Dismissal of CID boss: Fair call - Kofi Bentil
Vice President of Imani Africa has added his voice to calls for the dismissal of the Director-General of the Criminal Investigations Department of the Ghana Police Service.
According to Kofi Bentil, the poor handling of the case involving the three missing Takoradi girls makes her unsuitable for that position.
“Dismissal of Tiwaa is an absolutely fair call to make. The affected families have lost every confidence in her,” he told Evans Mensah, host of Joy News’ TopStory Tuesday.
Under-pressure CID boss, Maame Yaa Tiwaa Addo-Danquah, has said she was misunderstood when she announced that the three kidnapped girls had been located.
She told Accra-based Atinka TV, she ‘wanted to give the families hope’ by that announcement, conceding the location of the girls remains unknown.
That “we know where the girls are’ and “they are safe...very soon they will be brought back home” comment on April 4, sparked fresh pressure on the investigations body to produce the three girls from Takoradi in the Western region kidnapped at different times since August 2018.
Mr. Bentil, the man who first gave the subject of the missing girls' national prominence said, he is saddened by what has transpired since the issue gained national prominence.
According to him, this issue demonstrates the amount of care the ordinary person gets from state institutions.
He is hurt that the state has not provided any form of support for the families to deal with the psychological and the emotional trauma associated with a case as prominent as this.
He feels the police has completely failed in the handling of this issue.
“What is the proper police protocol for handling a case like this,” he quizzed.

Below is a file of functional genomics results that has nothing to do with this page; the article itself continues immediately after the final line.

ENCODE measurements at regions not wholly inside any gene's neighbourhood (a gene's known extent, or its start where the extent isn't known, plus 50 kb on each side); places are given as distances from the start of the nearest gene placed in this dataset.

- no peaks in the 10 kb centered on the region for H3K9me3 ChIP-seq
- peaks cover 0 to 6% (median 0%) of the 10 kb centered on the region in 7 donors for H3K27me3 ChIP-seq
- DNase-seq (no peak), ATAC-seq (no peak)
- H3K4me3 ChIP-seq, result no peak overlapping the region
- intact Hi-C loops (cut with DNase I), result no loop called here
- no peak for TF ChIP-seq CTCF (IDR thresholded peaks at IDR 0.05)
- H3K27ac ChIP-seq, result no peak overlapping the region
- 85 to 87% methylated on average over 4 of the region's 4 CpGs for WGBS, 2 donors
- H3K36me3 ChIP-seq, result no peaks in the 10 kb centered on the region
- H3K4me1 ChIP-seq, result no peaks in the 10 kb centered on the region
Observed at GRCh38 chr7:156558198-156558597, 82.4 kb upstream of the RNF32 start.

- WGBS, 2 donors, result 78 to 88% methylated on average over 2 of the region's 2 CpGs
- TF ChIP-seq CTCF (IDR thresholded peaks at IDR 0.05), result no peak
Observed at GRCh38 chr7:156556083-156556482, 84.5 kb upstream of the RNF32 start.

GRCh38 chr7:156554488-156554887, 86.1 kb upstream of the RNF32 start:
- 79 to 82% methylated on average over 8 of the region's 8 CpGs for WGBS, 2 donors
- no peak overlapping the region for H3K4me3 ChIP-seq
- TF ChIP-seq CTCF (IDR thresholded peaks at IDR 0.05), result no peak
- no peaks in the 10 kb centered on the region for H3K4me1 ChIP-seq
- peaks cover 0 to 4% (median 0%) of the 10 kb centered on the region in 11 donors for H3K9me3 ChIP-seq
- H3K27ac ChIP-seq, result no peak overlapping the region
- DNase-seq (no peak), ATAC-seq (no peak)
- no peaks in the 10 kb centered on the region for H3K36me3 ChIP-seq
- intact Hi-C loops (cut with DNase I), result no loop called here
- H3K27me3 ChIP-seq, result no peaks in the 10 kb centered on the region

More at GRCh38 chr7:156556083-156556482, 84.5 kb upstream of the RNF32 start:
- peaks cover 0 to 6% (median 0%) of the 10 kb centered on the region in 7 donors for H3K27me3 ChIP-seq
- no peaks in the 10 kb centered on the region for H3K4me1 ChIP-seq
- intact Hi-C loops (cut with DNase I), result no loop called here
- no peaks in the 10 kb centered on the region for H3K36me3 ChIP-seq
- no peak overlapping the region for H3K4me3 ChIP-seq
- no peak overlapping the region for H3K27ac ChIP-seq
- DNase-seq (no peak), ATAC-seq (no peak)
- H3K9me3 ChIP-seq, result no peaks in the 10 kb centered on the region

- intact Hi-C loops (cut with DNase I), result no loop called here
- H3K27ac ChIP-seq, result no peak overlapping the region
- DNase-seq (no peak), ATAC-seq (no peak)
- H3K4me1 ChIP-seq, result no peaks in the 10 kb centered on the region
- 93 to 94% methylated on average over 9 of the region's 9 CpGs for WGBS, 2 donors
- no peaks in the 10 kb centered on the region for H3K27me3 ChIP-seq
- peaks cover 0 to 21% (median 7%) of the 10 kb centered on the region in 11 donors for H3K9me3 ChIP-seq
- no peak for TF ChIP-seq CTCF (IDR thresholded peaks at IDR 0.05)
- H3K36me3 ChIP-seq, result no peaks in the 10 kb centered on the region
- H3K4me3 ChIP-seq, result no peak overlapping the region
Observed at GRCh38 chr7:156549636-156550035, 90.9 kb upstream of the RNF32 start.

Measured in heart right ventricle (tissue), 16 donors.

Families suffering from system-induced trauma – Psychologist
A clinical psychologist has waded into the debacle of the missing Takoradi girls.
According to Nortey Duah, the system that is supposed to provide help to the affected families is the same system that is actually harming them.
“This is system-induced trauma,” Nortey said Tuesday.
“I can identify with the trauma that the families are going through,” he said.
“When you hear news that your [missing] daughter has been found, it is the best news but to be let down the way they have been let down, I cannot mobilise words to express the impact,” he added.
He says that the families are both psychologically and physically broken.
“The family needs feedback. It helps them to cope despite their dire situation. The family needs some form of closure,” he lamented.
He adds that it is important that “they get some form of psychological help. Even churches and some support groups can also help.”
On what kind of help the family requires at this stage, he says “they need informed feedback, not lies.”
“You do not give feedback which is uninformed. Feedback must be informed and does more good than harm.”
The story so far
Pressure is mounting on the police to find three girls who have been kidnapped in the Western Region town of Takoradi.
The girls – from separate families – were taken from various locations in the town since last year and nothing has been heard about their whereabouts.
Priscilla Blessing Bentum, 21, was the first to be taken in August 2018. The student left home for choir practice but never returned. Her worried father reported her disappearance to the police 24 hours later. It is now known that she was abducted at Kansaworodo, a suburb of Takoradi, an oil-rich town.
Four months later, Ruth Love Quayeson also disappeared.
The 18-year-old took a cab ride from her home in Diabene to the Butumagyedu Junction and never returned.
Priscilla Mantebea Koranchie, 15, was last seen on December 21, 2018. She told her younger siblings she was taking a walk to a nearby town, Nkroful and since then no one has heard from her.